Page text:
Historic, scenic, underground, and unique is all I need to know about a location to add it on my “To Do” list. The fact it’s located just off the freeway and earns a 4.3 star Google Review is just the proverbial icing on the cake.
The place I am referring to is the Mosier Twin Tunnels, on the Oregon side of the Columbia Gorge.
When the original Columbia River Highway was built through the Mosier, Oregon area in 1921, it was necessary to build two tunnels to get through a high rock point. The tunnels were modeled after those near Lake Lucerne in Switzerland with graceful arches and “windows” affording views over the river.
However, the tunnels and nearby cliffs were always a source of trouble along the highway. Rocks often fell and blocked the road and even fell on cars in the early 1950’s.
In 1954, a new highway (now Interstate 84) was opened closer to the river at water level and the tunnels were abandoned. The tunnels were back-filled with rock, left impassable and soon forgotten.
By 1995, work began to reopen the tunnels for tourist use as part of the Historic Columbia River Highway State Trail. This involved the removal of the backfill, rebuilding of the roadbed, repaving the road, and adding concrete sheds to protect users from rocks.
Today you can enjoy the same curves, stonework railings, and sweeping vistas enjoyed by early motorists 100 years ago by hiking or biking the trail.
Many hiking websites list a trip to the tunnels as a 9 mile round trip journey which would discourage some from visiting. However, that is the distance from the more popular west trailhead. If you start from the east trailhead, it is an easy 1.8 mile round trip which makes for a short hike or bike ride.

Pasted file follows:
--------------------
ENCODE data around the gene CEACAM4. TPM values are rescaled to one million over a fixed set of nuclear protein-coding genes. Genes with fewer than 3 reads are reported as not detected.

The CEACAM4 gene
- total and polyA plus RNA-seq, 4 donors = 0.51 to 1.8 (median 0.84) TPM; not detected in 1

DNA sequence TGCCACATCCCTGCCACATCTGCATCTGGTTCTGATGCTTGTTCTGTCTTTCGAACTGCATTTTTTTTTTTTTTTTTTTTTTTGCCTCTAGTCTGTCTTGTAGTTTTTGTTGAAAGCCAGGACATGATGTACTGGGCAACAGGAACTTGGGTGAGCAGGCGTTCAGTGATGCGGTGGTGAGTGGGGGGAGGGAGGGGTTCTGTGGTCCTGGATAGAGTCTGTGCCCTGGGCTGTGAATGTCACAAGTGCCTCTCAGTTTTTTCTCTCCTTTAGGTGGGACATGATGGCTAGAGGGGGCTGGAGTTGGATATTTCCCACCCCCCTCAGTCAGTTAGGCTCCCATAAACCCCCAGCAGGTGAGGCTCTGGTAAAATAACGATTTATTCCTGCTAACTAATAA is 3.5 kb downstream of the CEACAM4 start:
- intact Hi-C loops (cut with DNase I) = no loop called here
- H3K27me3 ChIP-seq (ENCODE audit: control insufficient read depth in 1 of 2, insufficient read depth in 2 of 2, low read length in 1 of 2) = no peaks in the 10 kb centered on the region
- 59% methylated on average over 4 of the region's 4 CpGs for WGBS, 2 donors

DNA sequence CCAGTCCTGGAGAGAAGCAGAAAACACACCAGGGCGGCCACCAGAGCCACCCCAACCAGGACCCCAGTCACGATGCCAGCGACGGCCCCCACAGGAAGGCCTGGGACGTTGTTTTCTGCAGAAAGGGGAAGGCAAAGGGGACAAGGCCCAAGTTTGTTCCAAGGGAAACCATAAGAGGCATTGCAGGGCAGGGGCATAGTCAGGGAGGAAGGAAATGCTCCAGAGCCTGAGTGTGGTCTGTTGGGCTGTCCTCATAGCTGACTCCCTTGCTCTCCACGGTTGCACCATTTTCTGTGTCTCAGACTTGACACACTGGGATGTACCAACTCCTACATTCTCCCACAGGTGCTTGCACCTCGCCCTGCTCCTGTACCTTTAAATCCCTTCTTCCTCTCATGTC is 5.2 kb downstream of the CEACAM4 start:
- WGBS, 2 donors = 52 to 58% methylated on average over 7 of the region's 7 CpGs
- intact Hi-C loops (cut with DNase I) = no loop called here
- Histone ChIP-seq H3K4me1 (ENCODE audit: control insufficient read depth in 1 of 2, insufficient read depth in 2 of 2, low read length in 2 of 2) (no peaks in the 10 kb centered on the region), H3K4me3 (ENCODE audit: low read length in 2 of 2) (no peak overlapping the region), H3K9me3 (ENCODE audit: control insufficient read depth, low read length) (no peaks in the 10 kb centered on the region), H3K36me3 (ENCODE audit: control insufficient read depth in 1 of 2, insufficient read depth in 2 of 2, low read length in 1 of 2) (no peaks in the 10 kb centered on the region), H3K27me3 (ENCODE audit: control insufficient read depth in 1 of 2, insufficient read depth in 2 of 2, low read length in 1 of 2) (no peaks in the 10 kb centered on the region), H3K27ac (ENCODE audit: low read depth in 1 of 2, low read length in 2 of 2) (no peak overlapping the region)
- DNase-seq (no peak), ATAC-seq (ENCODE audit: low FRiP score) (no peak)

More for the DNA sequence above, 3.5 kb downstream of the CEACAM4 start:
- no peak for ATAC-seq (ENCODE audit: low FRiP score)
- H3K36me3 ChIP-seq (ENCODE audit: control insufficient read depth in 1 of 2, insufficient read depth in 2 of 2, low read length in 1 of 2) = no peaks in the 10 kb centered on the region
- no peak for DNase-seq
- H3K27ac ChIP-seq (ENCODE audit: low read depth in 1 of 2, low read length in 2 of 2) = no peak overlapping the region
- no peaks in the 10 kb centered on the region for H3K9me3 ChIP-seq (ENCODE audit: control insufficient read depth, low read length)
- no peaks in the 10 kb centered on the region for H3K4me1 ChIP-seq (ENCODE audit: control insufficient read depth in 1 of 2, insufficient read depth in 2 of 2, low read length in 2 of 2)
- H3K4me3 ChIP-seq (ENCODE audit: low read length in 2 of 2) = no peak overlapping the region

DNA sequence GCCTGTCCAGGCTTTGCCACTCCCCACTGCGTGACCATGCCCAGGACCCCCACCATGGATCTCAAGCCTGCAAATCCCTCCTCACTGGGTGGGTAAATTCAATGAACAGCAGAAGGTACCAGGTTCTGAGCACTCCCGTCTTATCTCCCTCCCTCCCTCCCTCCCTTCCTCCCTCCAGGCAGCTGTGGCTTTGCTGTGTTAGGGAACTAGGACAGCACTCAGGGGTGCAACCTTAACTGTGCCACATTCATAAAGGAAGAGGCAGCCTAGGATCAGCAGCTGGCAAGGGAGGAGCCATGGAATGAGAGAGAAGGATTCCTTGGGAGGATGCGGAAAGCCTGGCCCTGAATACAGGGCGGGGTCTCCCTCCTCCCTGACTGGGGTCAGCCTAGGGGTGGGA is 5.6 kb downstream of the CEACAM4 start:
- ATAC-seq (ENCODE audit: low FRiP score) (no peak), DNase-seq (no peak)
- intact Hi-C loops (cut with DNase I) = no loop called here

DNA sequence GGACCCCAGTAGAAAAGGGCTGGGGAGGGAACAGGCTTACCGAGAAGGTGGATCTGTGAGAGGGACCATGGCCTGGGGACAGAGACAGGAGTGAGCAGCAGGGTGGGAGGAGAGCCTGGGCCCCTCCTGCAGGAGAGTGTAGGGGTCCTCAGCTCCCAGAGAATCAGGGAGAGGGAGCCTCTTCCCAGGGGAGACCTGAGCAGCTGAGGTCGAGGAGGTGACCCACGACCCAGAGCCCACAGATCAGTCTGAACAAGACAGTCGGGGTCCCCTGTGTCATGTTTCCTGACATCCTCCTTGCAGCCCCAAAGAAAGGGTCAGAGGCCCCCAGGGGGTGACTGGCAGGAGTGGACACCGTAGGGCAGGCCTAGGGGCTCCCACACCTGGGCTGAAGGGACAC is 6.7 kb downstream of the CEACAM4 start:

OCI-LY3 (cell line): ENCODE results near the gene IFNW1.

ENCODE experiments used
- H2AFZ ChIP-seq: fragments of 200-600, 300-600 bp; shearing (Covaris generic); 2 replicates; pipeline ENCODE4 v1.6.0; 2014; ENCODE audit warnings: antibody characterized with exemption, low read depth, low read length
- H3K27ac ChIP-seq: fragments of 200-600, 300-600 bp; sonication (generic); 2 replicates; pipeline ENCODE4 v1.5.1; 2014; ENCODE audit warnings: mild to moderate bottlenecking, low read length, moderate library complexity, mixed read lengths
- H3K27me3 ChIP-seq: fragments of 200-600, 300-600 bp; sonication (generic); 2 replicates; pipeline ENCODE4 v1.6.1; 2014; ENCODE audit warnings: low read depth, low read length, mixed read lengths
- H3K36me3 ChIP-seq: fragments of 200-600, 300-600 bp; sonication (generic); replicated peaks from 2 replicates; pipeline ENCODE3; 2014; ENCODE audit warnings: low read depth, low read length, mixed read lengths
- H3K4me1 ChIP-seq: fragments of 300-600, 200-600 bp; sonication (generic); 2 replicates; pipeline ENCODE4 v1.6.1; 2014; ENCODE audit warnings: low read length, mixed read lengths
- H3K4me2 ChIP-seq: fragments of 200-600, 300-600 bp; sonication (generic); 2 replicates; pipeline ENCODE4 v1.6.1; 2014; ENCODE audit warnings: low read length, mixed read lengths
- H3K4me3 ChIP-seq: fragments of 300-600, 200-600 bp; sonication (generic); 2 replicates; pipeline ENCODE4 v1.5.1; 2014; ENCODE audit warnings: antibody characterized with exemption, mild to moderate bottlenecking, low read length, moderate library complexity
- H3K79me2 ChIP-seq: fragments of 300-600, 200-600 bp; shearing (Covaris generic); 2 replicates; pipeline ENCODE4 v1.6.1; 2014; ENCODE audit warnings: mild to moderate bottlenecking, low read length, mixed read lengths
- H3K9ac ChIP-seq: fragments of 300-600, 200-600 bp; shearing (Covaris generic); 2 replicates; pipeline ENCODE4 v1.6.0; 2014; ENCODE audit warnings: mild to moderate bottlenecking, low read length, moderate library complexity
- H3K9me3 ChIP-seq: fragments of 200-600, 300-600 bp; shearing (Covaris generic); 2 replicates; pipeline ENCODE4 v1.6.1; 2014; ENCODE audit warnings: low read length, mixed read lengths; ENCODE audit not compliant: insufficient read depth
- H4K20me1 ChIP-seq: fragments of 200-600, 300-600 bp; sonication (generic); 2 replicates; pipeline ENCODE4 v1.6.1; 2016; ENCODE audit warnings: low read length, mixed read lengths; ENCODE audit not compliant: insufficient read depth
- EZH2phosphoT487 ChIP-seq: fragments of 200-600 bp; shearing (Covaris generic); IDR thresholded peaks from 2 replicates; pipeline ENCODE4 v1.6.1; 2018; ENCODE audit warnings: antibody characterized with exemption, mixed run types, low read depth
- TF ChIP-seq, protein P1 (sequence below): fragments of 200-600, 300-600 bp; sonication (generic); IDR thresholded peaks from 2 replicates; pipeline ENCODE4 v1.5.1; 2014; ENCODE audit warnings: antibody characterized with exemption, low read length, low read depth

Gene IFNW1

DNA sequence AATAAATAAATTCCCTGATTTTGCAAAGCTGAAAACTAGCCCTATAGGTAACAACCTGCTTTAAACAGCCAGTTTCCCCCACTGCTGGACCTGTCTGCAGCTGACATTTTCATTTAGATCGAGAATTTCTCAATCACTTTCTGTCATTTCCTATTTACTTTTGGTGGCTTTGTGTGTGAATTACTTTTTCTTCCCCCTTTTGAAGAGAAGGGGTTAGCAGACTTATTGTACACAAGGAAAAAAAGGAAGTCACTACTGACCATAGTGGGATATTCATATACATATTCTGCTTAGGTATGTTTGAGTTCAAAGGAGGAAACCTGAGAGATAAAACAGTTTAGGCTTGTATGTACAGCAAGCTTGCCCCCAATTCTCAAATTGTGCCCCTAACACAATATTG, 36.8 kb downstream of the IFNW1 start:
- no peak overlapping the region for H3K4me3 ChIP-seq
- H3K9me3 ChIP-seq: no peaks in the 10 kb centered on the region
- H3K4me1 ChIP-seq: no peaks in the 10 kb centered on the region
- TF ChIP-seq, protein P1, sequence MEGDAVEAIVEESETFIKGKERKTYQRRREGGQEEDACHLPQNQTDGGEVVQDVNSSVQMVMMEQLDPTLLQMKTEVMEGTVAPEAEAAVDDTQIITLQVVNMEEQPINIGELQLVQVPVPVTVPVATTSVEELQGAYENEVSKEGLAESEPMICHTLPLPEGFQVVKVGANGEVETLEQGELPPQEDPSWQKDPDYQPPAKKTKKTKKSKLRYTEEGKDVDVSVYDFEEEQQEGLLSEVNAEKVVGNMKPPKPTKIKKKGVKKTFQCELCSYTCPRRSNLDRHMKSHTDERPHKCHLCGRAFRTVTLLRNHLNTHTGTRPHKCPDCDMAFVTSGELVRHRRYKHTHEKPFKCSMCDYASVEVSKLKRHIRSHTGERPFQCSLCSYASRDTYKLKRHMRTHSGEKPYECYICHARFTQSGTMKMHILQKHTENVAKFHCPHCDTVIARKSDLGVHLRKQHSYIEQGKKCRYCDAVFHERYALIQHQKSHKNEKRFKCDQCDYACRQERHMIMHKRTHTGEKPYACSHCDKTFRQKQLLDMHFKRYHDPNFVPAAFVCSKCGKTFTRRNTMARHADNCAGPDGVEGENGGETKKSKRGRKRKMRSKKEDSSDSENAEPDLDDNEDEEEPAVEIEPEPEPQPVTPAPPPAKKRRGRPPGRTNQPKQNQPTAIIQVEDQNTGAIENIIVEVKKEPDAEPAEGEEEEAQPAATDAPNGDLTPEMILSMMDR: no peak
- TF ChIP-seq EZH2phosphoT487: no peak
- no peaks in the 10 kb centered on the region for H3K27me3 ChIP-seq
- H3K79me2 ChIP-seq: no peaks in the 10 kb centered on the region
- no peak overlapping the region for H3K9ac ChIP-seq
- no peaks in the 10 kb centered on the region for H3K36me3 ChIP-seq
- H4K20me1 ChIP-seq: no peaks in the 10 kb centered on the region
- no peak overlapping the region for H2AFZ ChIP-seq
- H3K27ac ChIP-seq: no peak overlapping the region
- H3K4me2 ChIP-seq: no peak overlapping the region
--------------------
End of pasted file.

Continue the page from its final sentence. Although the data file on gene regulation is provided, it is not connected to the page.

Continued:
Take the Mosier exit (Exit 69) off I-84. Turn south towards Mosier, after crossing over the bridge spanning the railroad tracks, continue about 100 yards taking the first left on Rock Creek Road which circles back under the bridge along the tracks. Drive about three quarters of a mile to the parking lot on the left.
You will find the east trailhead at: N45° 40.922 W121° 24.464 Limited parking is available for those with a disabled parking placard at the trailhead.
You will find the main parking area at: N45° 40.829 W121° 24.538 Space is limited, but I managed to park my truck and trailer (50 ft. combined length) there during our visit.
A State Park day pass is required to park, which can be purchased online here.
Overnight stays of up to 12 hours are allowed at the Melmoose Rest Area, a few miles east of Exit 69, and Hood River Rest Area (only accessible from westbound I-84) a few miles west of Exit 69. You can also find full hookup sites nearby at Memaloose State Park.
Traveling the route of our housecar driving forefathers, just another adventure in RVing!
Follow Dave’s RV adventures as he travels the West in search of forgotten and unique places. For Dave, home is where you park it, the more remote the better!